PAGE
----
#7 of 8 in Series — Previous Article #6: Cause of Action Assets Must Be Disclosed Whether Property of Estate or Debtor
Here are four additional bankruptcy cases to consider regarding property of the estate:
In the Matter of Peebles (Case. No 09-60792, Bankr. Court, SD Georgia, Sept. 26 2013)
Inheritance is not property of the estate. More than 180 days after filing the Chapter 13 bankruptcy, the debtor became entitled to receive inheritance of more than $45,000.00. The trustee filed a section 1329 motion to modify the plan to increase the dividend to unsecured creditors. The debtor argued that the inheritance is not disposable income as the Code defines current monthly income as income received in the six full months prior to filing the case. The Court disagreed with the debtor’s position, but ruled that the inheritance was not property of the estate. It then ruled that there is no difference between property that has been exempted and is therefore no longer property of the estate and property such as this inheritance which never became property of the estate. Therefore, similar to exempt property, the trustee may not modify the plan to acquire that property.
Bankruptcy Opinion: In the Matter of Peebles (Case. No 09-60792, Bankr. Court, SD Georgia, Sept. 26 2013)
In re Waldron, 536 F.3d 1239, 1245 (11th Cir. 2008).
The Waldron court found that an amended disclosure pursuant to Rule 1009 was the appropriate vehicle for a debtor to make post-confirmation disclosures. In so holding, the Waldron court observed:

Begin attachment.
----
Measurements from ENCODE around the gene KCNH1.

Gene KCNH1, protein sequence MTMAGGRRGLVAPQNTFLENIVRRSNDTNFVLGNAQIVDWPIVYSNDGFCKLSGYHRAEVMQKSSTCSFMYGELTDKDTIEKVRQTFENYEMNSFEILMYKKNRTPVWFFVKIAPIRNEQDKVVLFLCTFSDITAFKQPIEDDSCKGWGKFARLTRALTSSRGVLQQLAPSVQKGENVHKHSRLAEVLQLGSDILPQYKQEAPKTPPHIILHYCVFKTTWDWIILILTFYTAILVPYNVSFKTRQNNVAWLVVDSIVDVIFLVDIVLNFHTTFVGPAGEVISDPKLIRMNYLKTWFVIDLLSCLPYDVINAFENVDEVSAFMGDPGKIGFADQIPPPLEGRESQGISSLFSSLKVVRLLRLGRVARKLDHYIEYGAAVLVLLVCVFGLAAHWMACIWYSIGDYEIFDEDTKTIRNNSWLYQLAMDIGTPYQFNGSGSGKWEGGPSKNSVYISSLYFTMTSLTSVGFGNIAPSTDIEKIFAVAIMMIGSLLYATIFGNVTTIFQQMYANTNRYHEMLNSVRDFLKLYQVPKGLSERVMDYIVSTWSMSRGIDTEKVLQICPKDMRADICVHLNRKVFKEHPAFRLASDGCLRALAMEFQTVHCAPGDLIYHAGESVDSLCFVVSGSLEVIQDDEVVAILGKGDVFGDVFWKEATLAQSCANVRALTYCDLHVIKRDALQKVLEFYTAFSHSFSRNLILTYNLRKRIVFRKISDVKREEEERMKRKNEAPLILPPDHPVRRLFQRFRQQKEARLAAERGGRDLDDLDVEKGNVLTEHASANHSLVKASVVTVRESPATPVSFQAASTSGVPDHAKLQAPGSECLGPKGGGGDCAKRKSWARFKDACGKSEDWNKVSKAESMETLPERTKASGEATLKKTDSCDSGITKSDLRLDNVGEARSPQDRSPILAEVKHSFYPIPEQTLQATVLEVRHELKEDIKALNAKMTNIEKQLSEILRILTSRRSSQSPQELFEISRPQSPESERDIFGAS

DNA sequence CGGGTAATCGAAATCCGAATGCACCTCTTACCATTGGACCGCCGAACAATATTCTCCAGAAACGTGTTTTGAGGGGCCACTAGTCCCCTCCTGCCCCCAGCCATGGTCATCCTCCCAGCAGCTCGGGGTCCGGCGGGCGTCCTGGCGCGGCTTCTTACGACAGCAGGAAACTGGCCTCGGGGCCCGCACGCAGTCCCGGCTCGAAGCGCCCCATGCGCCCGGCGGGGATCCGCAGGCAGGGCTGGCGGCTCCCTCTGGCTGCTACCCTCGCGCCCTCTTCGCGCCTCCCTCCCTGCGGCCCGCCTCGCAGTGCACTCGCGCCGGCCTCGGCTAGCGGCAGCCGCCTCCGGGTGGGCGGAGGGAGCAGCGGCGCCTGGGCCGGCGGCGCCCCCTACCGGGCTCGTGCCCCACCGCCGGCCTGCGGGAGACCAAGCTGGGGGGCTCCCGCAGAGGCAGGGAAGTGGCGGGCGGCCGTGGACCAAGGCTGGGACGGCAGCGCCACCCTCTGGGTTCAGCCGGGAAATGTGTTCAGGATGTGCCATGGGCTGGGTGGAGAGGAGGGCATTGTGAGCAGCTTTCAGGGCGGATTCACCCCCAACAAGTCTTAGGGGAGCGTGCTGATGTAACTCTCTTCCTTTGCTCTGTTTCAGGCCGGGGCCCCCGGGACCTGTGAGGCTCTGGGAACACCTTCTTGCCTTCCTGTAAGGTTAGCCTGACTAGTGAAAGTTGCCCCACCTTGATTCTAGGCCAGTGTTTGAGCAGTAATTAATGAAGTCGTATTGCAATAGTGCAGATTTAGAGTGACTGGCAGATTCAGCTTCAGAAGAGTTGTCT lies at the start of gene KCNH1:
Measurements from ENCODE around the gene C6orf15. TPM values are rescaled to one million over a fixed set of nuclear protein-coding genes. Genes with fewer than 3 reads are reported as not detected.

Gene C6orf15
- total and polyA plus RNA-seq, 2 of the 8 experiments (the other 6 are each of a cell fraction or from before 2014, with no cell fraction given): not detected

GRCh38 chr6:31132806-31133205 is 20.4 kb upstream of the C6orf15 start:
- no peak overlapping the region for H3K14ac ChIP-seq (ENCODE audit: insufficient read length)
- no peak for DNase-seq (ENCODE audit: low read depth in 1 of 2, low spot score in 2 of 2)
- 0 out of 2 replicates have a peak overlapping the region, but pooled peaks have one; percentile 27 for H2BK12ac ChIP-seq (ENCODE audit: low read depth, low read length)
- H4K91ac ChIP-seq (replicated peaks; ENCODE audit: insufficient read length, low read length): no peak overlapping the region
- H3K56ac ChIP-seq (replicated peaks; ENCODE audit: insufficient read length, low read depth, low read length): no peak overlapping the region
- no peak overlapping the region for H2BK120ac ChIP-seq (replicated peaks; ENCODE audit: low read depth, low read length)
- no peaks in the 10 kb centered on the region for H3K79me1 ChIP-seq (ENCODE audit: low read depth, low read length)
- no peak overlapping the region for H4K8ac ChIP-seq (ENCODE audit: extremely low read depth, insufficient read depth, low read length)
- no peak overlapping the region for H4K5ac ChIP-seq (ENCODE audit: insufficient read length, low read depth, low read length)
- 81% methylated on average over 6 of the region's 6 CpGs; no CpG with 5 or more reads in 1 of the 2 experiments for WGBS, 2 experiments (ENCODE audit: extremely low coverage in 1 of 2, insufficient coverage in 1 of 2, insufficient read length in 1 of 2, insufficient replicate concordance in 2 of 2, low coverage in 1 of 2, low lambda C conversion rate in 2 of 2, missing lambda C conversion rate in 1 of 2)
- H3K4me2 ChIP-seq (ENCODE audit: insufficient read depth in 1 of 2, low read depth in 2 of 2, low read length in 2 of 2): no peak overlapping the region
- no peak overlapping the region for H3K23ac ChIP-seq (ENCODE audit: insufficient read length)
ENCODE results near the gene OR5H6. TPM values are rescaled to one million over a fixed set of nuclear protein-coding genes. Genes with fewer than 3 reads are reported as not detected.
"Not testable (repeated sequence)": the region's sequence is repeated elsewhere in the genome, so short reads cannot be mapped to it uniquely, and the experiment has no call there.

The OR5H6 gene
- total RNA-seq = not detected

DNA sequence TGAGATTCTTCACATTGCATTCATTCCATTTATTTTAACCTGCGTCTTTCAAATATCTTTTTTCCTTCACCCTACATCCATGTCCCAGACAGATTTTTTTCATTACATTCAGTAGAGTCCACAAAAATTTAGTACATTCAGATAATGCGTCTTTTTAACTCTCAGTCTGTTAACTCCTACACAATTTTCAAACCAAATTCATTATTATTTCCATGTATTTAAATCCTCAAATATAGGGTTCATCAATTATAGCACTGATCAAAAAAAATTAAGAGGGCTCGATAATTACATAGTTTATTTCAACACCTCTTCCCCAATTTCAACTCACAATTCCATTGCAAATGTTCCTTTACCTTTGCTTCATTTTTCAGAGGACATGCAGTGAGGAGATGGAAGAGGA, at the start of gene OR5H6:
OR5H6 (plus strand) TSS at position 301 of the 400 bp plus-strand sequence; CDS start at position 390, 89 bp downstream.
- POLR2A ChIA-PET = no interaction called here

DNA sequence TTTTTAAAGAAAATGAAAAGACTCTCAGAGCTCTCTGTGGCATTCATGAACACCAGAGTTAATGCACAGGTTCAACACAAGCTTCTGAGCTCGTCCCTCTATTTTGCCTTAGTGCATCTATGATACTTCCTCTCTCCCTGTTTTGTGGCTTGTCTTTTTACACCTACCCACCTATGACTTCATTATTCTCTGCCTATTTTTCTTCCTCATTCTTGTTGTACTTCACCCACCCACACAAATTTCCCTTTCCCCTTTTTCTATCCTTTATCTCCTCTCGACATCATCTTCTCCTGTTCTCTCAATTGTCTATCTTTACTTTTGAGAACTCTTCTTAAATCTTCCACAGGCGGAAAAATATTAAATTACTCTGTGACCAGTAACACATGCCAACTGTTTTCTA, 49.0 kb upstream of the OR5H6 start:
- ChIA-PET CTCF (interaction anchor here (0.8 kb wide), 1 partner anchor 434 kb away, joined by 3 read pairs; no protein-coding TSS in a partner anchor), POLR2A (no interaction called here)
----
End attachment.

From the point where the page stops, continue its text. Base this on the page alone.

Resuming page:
“The disclosure of post-confirmation assets gives the trustee and creditors a meaningful right to request, under section 1329, a modification of the debtor’s plan to pay his creditors. A confirmed plan may be modified at the request of the debtor, the trustee, or the holder of an allowed unsecured claim to ‘(1) increase or reduce the amount of the payments on claims of a particular class provided for by the plan; [or to] extend or reduce the time for such payments.’ 11 U.S.C. § 1329(a). Payments under a plan are based on the debtor’s disposable income when the plan is confirmed. Id. § 1325(b)(1)(B). When a debtor discloses assets acquired after confirmation, creditors may move the bankruptcy court to modify the plan to increase payments made by the debtor to satisfy a larger percentage of the creditors’ claims. Id. § 1329(a)(1). If post-confirmation assets were not subject to disclosure, modifications for increased payments would be rare because few debtors would voluntarily disclose new assets… [emphasis added].”